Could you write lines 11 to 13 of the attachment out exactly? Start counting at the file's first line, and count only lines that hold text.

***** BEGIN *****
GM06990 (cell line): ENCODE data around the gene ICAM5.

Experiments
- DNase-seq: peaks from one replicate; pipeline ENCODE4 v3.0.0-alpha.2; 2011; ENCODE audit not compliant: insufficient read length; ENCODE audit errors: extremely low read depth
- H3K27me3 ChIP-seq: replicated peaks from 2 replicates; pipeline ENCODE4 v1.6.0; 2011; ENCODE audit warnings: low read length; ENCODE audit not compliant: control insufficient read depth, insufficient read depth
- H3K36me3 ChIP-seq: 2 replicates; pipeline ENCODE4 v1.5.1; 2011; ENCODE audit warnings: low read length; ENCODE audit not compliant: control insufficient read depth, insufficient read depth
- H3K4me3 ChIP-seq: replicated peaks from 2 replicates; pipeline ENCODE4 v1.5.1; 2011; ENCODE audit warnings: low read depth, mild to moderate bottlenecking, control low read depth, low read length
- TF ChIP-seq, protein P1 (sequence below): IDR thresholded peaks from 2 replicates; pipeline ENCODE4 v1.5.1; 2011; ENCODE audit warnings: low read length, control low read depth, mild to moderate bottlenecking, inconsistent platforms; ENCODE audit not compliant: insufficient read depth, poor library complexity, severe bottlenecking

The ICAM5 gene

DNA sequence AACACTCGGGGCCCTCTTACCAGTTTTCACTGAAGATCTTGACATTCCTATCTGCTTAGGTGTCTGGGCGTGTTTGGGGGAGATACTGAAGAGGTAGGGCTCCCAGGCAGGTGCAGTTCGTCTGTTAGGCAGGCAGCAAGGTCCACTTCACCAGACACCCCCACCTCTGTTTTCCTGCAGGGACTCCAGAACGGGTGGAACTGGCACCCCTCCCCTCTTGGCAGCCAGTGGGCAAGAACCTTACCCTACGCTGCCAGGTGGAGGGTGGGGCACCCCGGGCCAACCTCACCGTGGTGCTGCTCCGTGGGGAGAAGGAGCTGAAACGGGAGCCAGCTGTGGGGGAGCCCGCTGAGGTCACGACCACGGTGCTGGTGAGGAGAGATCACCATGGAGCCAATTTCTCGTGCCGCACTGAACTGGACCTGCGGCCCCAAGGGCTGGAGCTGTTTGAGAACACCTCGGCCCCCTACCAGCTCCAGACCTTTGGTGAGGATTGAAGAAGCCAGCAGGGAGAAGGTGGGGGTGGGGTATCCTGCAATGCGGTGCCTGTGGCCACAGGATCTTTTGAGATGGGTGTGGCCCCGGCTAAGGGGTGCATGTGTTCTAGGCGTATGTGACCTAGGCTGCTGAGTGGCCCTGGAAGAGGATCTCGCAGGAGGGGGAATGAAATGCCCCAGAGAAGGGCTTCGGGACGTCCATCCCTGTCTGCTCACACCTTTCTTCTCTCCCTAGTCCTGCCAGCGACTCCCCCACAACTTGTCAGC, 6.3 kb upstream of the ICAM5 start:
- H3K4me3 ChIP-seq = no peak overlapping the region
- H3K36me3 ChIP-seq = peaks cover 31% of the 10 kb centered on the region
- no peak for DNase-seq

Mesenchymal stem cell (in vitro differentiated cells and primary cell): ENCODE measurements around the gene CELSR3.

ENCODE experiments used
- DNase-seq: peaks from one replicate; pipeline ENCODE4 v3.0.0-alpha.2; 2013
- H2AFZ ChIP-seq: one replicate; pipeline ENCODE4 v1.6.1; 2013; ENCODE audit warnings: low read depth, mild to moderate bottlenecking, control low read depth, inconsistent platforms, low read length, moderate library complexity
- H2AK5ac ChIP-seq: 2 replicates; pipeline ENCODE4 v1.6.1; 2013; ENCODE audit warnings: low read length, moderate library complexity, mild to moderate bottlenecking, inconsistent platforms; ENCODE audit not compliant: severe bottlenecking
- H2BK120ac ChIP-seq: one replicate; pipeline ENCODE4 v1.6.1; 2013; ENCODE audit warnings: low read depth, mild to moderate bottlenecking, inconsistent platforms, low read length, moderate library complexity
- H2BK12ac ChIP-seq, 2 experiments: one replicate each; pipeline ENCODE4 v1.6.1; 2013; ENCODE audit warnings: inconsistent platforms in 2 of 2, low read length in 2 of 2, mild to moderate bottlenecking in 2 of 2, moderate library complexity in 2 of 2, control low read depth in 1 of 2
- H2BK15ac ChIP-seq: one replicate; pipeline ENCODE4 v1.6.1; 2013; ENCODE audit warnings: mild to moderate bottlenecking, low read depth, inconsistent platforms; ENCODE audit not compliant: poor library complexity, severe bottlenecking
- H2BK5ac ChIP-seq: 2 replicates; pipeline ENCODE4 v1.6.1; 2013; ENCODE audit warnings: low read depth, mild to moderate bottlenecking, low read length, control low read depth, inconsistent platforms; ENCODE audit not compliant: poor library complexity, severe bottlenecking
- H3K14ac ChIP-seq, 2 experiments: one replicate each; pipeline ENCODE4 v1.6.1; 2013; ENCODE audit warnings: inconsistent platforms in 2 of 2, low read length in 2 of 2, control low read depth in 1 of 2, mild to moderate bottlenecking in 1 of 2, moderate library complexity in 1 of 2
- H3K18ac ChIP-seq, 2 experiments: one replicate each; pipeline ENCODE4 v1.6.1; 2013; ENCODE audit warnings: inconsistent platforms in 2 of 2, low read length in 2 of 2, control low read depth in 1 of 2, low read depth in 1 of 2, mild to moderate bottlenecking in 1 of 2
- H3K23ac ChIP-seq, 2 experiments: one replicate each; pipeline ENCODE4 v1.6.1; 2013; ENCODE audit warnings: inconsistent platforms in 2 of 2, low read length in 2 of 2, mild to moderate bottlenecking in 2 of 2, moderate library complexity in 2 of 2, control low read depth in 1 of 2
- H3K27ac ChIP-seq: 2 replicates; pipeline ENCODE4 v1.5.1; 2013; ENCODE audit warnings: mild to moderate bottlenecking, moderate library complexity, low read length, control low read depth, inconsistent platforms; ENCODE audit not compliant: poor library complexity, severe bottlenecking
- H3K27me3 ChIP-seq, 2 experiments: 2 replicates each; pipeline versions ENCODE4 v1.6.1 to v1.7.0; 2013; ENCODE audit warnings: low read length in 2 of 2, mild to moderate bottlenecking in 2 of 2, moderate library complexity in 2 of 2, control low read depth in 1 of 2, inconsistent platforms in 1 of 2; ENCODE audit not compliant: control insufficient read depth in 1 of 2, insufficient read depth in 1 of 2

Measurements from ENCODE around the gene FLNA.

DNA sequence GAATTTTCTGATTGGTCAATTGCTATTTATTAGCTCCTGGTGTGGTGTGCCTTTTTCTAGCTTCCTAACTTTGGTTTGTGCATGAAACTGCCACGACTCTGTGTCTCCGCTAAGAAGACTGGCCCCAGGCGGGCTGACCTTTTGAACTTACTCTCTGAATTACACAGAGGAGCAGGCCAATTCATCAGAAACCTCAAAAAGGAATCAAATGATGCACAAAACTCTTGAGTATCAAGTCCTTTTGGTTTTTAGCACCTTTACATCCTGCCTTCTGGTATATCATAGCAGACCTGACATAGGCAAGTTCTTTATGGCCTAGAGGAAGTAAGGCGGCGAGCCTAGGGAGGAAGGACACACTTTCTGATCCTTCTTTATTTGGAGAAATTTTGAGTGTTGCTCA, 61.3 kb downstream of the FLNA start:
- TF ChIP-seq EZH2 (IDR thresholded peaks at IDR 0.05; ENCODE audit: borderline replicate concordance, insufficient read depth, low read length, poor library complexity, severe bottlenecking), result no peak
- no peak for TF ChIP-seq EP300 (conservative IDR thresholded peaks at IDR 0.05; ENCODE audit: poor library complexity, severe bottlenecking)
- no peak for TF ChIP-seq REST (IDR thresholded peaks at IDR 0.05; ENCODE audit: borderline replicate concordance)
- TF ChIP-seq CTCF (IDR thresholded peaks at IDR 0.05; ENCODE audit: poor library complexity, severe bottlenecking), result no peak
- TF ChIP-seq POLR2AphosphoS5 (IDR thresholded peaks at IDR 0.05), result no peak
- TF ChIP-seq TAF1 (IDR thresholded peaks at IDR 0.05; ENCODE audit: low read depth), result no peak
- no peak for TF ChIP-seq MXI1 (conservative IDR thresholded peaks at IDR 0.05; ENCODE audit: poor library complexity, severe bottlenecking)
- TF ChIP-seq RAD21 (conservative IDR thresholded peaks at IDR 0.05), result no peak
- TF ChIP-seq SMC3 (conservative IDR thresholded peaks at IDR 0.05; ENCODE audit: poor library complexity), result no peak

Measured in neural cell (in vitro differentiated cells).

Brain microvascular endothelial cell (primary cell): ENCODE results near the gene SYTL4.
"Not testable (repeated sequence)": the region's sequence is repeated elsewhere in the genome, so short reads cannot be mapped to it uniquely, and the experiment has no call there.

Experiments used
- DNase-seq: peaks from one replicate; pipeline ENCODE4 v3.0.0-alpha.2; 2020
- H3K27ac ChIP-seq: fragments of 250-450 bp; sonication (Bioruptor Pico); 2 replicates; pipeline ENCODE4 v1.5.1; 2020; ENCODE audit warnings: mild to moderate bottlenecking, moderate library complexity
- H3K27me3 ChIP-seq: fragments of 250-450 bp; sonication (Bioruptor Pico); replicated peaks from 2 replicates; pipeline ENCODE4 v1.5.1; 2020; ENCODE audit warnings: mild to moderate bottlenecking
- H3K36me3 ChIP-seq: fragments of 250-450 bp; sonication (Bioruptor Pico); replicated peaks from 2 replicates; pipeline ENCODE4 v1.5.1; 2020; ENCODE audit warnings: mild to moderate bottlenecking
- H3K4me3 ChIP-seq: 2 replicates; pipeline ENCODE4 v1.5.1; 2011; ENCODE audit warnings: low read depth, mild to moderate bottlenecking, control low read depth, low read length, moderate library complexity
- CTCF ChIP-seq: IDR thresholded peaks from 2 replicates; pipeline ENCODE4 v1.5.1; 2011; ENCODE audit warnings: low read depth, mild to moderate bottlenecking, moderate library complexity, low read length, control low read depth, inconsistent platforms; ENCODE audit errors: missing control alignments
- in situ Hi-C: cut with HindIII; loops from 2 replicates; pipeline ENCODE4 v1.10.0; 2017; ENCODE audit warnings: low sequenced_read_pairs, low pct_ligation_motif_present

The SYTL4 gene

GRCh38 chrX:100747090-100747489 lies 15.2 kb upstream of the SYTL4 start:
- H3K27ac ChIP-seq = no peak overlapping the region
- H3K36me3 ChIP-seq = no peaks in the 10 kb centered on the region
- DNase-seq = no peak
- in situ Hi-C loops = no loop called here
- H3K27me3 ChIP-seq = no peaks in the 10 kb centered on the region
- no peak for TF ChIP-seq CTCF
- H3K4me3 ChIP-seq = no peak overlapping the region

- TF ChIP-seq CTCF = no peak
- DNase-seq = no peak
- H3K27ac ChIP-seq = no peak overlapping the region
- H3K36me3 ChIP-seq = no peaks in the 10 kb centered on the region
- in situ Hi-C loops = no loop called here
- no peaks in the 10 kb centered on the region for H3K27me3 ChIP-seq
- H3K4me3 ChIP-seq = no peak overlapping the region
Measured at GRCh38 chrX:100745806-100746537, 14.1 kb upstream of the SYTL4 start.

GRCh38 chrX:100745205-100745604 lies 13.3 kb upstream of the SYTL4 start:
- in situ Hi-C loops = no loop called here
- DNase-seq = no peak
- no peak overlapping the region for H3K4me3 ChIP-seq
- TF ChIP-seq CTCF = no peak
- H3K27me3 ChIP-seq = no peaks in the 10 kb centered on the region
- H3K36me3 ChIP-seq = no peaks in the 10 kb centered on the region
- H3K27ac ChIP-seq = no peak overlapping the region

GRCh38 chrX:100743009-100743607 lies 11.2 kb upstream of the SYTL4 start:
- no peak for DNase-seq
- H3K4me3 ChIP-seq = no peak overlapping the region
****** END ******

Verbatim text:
- H3K36me3 ChIP-seq = peaks cover 31% of the 10 kb centered on the region
- no peak for DNase-seq

Mesenchymal stem cell (in vitro differentiated cells and primary cell): ENCODE measurements around the gene CELSR3.